canine MCTs in 19 dogs with measurable MCT (31). Dogs
were treated with CCNU at a dosage of 90 mg/m2 every 3
weeks. One dog had a durable complete response for 440
days. Seven dogs had a partial response for a median duration
of 77 days, 6 had stable disease for a median duration of 78
days. The conclusion was that CCNU should be considered
an active agent in the treatment of MCT in dogs (31).
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Combinations of Vinblastine and CCNU
Three articles have evaluated the efficacy of the combination
of vinblastine and CCNU (17, 18, 32). The first was published
in 2009 by Cooper et al. to evaluate the efficacy and toxicity
of CCNU (mean dose of 59 mg/m2) and vinblastine (2 mg/
m2) in 56 dogs (32). Treatment was administered every 2
weeks. Thirty seven dogs had macroscopic disease (12 (32%)
had grade 2 tumors and 17 (46%) had grade 3 tumors) and
20 had microscopic disease. Eight (40%) had grade 2 tumors
and 11 (55%) had grade 3 tumors. A 57% response rate was
seen in dogs with macroscopic disease for a median duration
of 52 weeks. Dogs with macroscopic disease had a median
progression free interval of 30 weeks and a median overall
survival time of 35 weeks. Dogs with microscopic disease
had a median progression interval of 35 weeks and a median
overall survival time of 48 weeks (32). The second was published in 2010 by Rassnick et al. (18). The study examined
the safety and efficacy of a protocol of alternating CCNU
(70 mg/m2) and vinblastine (3.5 mg/m2), and prednisone
(1-2 mg/ kg). Seventeen dogs had macroscopic disease and
35 microscopic disease (either metastatic or grade 3). The
response rate in dogs with non-resectable MCTs was 65%;
five achieved a complete response (median, 141 days) and six
achieved a partial response (median, 66 days). Overall median
progression-free interval in dogs treated in the adjuvant setting was 489 days (18). The third study evaluating the combination of CCNU and vinblastine was performed in dogs with
grade 2, stage 2 MCTs treated with adequate local therapy
and adjuvant systemic therapy (prednisone, vinblastine (2
mg/m2 ) and CCNU (60-80 mg/m2). The results of this study
suggested that, in the presence of loco-regional lymph node
metastasis in grade 2 MCT, the use of prednisone, vinblastine
and CCNU after adequate local-regional therapy can provide
a median survival in excess of 40 months (17).
Tyrosine kinase inhibitors (TKIs)
Receptor tyrosine kinases (RTKs) are an important group
of cell surface receptors that trigger cellular activation resulting in cellular proliferation, differentiation and survival
when stimulated by their ligands. Normal kinase function is
critical to cell growth and differentiation, and dysfunction of
several RTKs has been characterized in canine MCTs (33,
34). RTKs have also been implicated in angiogenesis and the
process of metastasis (3).
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JUNE 2016.indb 6
Specific small-molecule TKIs are able to block the activity of receptors by competitive inhibition of ATP binding.
Two TKIs are approved by the European Medicine Agency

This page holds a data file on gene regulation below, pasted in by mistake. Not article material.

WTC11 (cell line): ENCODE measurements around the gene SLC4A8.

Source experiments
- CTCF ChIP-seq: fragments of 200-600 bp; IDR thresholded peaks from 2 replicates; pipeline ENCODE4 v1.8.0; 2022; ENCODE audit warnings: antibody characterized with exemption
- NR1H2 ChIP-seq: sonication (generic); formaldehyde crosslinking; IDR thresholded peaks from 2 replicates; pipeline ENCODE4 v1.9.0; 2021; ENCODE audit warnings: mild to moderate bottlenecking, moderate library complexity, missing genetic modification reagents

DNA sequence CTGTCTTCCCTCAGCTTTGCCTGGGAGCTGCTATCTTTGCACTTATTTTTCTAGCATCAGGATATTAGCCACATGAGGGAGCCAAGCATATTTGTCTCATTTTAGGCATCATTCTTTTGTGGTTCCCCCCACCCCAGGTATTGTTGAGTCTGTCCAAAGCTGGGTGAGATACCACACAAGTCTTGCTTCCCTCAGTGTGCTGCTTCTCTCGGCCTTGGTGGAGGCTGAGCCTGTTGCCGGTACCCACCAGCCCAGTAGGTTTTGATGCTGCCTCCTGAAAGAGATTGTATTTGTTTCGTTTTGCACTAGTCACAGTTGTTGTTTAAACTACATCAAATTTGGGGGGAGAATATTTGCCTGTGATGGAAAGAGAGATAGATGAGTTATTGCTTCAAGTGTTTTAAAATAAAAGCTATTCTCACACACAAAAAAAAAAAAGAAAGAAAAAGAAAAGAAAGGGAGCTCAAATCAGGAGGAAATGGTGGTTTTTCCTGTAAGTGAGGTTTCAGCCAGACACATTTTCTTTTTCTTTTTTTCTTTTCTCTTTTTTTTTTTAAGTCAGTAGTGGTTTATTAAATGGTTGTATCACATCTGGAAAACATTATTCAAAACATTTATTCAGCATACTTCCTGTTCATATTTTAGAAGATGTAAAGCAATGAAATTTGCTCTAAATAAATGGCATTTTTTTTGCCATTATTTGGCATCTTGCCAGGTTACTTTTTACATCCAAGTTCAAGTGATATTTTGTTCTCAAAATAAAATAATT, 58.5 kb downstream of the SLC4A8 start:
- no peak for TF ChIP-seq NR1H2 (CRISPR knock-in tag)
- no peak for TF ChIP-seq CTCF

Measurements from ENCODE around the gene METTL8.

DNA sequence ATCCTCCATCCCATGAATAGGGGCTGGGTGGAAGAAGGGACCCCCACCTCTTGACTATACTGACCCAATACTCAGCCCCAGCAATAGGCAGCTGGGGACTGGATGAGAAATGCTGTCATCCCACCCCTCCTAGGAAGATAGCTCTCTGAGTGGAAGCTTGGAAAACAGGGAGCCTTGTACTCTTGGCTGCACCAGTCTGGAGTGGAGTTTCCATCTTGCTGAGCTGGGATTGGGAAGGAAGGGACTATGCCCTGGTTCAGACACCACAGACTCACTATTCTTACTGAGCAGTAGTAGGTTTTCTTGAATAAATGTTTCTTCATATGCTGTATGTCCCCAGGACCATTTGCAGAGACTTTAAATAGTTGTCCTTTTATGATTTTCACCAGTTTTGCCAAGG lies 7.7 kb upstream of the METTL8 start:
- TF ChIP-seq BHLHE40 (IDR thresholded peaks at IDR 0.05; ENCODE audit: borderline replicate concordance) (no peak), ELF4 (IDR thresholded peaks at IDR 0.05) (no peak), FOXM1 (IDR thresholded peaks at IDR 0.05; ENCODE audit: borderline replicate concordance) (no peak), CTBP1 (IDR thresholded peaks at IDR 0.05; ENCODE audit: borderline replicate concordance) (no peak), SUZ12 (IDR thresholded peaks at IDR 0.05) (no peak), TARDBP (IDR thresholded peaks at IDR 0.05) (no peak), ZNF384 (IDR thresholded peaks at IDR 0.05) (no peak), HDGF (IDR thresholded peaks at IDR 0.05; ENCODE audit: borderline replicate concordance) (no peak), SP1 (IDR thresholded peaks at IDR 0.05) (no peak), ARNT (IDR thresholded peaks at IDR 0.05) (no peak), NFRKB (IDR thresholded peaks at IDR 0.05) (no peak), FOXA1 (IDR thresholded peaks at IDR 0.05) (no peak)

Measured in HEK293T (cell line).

for the use in MCT in dogs - Masitinib (Masivet®, Kinavet
AB Science USA, Short Hills, NJ, USA, AB Science
Headquarters, Paris, France) and Toceranib Phosphate
(Palladia® Manufactured by: Pfizer Inc, Ascoli, Italy).
Distributed by: Zoetis Inc., Kalamazoo, MI). Toceranib
Phosphate has been approved for use in the United States.
Three articles have been published to date on the use of
Masitinib in dogs with MCT. The first was a double-blind,
randomized, placebo controlled phase 3 clinical trial in 202
client owned dogs with recurrent or non-resectable grade 2
or 3 non-metastatic MCTs (2). This study found that the
Masitinib increased the overall time to progression from 75
days with the placebo to 118 days. The treatment was found
to be more effective when given as first line (increasing the
time to progression from 75 to 178 days) and was effective in cases with and without a c-kit mutation (2). In the
145 dogs that received the Masitinib, 42.8% experienced
an objective tumor response. The most commonly reported
adverse effects were vomiting, diarrhea and neutropenia, and
the most severe adverse effect reported was proteinuria. They
concluded that masitinib was both safe and effective at delaying tumor progression (2). The second study by Hahn et al.
evaluated the effectiveness of Masitinib for the treatment of
non-resectable MCTs in 132 dogs at 12 and 24 months after
onset of treatment (grade 2 or grade 3 MCTs) (35). The dogs
received either Masitinib (106 dogs) or a placebo (26 dogs).
Masitinib significantly improved the survival rate, compared
with the placebo, with 62.1% vs. 36.0% of the dogs alive at 12
months and 39.8% vs. 15.0% of the dogs alive at 24 months,
respectively. The median overall survival times were 617 and
322 days, respectively. Complete responses at 24 months
were observed in 6 of 67 (9.0%) dogs with non-resectable
MCTs treated with masitinib. They concluded that Masitinib
significantly increased survival rates at 12 and 24 months in
dogs with non-resectable MCTs (35).
The third study, by Smrkovski et al., evaluated the use of
Masitinib as a first-line therapy and rescue agent in 26 dogs
with metastatic and non-metastatic MCTs (36). The overall
response rate was 50% (57% for dogs that received the treatment as first-line therapy and 25% for those that received it
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as a rescue therapy), and the median survival time for dogs
that responded to treatment was 630 days vs. 137 days for
dogs that did not respond. Toxicity was reported in 61.5%
of the treated dogs. The majority of the adverse events were
mild and self limiting, and included liver toxicity, proteinuria, hematologic toxicity and gastrointestinal toxicity. They
concluded that the response to treatment was significantly
associated with increased median survival (36).
Toceranib Phosphate
In 2009 London et al. published the first trial with Toceranib
Phosphate (1). The trial was a multi-center, placebo-controlled, double-blind, randomized study in dogs with recurrent MCT. One hundred and forty nine dogs were included
in the trial; 86 were treated with Toceranib Phosphate and
63 with a placebo. The objective response rate in Toceranib
Phosphate treated dogs was 37.2% (7 complete responses, 25
partial responses) compared with 7.9% in the placebo group
(5 partial responses).
Significantly more placebo-treated dogs showed progressive disease during the 6-week trial compared to the dogs
treated with Toceranib Phosphate. The objective response rate